Identity Theft

For far too long people have tried to perpetuate their opinions, views and ideas of whom they think I am or whom they think I should be onto my life. I’ve spent over a decade hearing things such as, “You’re too extreme”, “You’re too difficult”, “You’re too emotional”, “You’re too anti social”, “You’re too naïve”, “You’re unrealistic”, “You’re living in a fantasy/bubble”, “You dress up too much”, “You wear too much makeup”, “You don’t look good without makeup”, “You’re too fat”, “You’ve gotten too skinny”, “You have up too many walls”, “Your expectations are way too high”, “You’re paranoid”, “You’re too aggressive”, “You’re too soft”, “ You’re conceited”, “You’re judgmental”, “You need to grow some balls”, “You’re too boring”, “You need to get out more”, “You’re weird”, “You’re eccentric”, “You’re too sarcastic”, “You play too much”, “You can’t do that”,  “You wanna do too much at once”, “That’s never gonna happen” and of recent, “your dreams are too complex” and “You’re wired differently.” My point of listing all of these is to say one thing: I CAN NOT PLEASE EVERYONE. And guess what, neither can you.

too muchWhat I’ve learnt over the years and after all of these labels were thrown at me, however, was that the people who told me these things – and truly believed it – care so much about what ‘others’ think about them, that they’ve somehow convinced themselves that they now have the right to become the ‘others’, in my life. But oh were they so wrong!

You see when someone tries to trick you into thinking you are not what you were designed to be, that my friend is called IDENTITY THEFT. And though constructive criticism and the opinions and support of others are important, what we should never allow to happen is for someone else to determine/steal our identity. Identity theft is a crime.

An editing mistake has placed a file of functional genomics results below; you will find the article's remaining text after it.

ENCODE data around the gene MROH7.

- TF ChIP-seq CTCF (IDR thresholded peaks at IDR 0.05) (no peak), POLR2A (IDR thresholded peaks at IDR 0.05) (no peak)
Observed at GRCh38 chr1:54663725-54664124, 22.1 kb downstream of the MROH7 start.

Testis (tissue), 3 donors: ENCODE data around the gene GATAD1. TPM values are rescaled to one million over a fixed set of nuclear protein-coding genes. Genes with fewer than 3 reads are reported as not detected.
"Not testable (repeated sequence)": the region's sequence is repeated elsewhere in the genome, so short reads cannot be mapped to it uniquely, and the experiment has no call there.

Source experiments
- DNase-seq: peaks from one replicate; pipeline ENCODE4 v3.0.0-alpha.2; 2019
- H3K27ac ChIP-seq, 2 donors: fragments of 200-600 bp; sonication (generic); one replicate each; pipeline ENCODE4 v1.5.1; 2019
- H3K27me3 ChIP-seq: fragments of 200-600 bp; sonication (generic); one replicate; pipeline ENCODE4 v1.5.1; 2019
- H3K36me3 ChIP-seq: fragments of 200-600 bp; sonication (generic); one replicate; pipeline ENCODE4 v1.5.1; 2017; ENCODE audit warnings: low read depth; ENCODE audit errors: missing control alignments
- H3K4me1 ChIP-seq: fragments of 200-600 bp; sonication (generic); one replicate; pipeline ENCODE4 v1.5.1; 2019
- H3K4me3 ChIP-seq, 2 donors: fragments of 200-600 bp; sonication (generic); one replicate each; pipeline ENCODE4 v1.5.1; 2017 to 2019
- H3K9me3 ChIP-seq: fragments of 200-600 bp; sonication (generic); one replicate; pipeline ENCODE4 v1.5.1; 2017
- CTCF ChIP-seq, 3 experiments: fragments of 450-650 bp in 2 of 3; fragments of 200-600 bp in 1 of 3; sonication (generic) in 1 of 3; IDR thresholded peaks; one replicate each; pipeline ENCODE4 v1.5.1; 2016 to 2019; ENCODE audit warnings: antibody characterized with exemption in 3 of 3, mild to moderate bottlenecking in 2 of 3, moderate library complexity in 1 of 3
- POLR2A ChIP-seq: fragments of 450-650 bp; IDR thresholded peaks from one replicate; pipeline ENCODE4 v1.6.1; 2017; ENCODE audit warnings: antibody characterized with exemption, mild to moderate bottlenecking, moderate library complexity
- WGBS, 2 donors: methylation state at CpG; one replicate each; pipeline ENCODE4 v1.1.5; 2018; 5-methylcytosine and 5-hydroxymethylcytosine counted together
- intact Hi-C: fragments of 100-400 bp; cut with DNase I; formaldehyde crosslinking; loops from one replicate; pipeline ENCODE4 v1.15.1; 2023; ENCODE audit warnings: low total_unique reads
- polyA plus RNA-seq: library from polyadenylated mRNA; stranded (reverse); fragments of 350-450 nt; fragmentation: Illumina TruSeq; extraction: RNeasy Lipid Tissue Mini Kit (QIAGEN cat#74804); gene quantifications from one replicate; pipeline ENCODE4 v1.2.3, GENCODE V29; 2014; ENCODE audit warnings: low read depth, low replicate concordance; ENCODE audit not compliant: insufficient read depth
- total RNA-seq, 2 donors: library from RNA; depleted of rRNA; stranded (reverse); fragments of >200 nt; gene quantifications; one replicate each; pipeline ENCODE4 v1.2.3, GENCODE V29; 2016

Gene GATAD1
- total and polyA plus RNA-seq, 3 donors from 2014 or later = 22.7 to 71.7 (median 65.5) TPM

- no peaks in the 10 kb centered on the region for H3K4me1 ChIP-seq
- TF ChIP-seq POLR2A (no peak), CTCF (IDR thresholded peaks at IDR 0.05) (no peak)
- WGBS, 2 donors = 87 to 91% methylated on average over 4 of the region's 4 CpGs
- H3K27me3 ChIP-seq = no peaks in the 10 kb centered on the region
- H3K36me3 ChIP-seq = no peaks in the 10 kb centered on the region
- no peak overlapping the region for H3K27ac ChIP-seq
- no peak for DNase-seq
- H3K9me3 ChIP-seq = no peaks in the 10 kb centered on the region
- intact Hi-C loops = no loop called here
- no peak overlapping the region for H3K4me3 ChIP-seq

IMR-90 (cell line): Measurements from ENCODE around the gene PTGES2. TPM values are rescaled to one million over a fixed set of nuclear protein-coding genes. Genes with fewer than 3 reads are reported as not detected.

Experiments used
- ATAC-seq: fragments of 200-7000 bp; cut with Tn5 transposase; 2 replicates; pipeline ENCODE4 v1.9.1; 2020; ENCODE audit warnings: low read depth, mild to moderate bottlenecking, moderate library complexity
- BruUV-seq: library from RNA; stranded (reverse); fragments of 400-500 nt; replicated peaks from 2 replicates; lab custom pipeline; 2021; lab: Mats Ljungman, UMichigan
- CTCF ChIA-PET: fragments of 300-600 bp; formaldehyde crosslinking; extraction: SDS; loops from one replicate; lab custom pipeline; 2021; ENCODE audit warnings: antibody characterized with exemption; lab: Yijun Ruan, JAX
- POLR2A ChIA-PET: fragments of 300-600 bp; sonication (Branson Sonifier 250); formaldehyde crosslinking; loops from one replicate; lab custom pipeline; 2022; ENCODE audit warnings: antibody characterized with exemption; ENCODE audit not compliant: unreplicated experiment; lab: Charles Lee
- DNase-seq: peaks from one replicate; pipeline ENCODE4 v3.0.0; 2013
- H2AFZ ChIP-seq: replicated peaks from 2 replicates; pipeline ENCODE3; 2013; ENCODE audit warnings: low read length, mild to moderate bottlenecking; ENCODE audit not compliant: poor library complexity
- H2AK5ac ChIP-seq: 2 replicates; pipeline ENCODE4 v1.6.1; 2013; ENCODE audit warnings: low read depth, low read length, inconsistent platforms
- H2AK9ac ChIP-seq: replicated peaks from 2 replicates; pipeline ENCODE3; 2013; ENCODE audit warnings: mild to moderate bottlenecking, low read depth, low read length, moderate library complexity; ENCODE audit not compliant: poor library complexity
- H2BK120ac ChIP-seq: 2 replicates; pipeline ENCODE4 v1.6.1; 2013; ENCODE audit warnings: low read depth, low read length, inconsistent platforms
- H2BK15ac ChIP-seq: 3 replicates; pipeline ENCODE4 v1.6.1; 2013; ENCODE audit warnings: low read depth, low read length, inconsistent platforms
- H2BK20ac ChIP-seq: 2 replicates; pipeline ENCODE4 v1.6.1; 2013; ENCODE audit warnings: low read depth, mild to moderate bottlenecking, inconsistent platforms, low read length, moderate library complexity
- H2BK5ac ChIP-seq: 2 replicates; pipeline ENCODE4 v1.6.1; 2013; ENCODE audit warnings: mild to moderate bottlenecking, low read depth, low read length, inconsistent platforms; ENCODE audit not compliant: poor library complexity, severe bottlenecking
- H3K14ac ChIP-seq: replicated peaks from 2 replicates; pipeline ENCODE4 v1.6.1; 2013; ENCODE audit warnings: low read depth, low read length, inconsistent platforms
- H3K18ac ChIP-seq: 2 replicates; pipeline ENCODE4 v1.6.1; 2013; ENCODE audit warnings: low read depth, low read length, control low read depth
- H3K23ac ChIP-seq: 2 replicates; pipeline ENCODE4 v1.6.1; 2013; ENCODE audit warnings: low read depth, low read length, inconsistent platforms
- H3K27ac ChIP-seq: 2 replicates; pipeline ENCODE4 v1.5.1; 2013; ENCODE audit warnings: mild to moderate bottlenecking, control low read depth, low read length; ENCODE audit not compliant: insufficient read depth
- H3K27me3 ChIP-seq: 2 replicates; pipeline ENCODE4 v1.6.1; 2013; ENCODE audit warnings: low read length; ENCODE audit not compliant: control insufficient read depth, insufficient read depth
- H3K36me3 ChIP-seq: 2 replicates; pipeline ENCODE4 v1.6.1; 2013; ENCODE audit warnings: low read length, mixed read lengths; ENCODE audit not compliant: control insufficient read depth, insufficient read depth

Now, if you’re someone who is ok with allowing others to validate who you are first, or you’re so certain about your identity – especially if it looks like everyone else’s on social media – then this post isn’t for you. However, if, like many of us, you’ve struggled with trying to find your place, being accepted, often misunderstood, a misfit or knew from very young that you’re a bit different than everyone else, then you should probably continue reading.

Picture this for a moment. If, one day, someone grabs your cell phone or handbag from your hands, speed off and begin yelling to everyone around that you don’t even own a handbag, then you’re probably going to react in one of two ways. You’re either going to try running after them or report the crime to the authorities, not so? You definitely won’t sit back and believe that you never owned a handbag or cell phone in the first place. Well, why then do you sit back and allow others to scream all these labels at you. “You’re not good enough!” “You need to lose weight!” “It’s not me, it’s YOU!” And never think of this too as a crime?

Why do we sit back and allow others to rob us from who we’re born to be? The enemy’s number one tactic is to have you not know who you are. And so, time and time again you will come across many posts on identity, purpose, self awareness, journey to self-discovery and the likes, because I think it is so important that we continue to stress, highlight, educate, encourage and cultivate ourselves about ourselves. Anything else, will be allowing the crime of identity theft to become the norm.

“But how do I define my identity Kay?” or “How would I know I’m this way or that way unless someone points it out? I can’t always see my faults.” Well, what I’ve also learnt is if your identity, your character, your personality, your concept of yourself is being defined by anyone else but God, then you will have a 100% missed view of who you’re supposed to be. In other words, you were created in the image and likeness of someone greater than you. Why then if you’re struggling with self, don’t you seek that person. Seek God.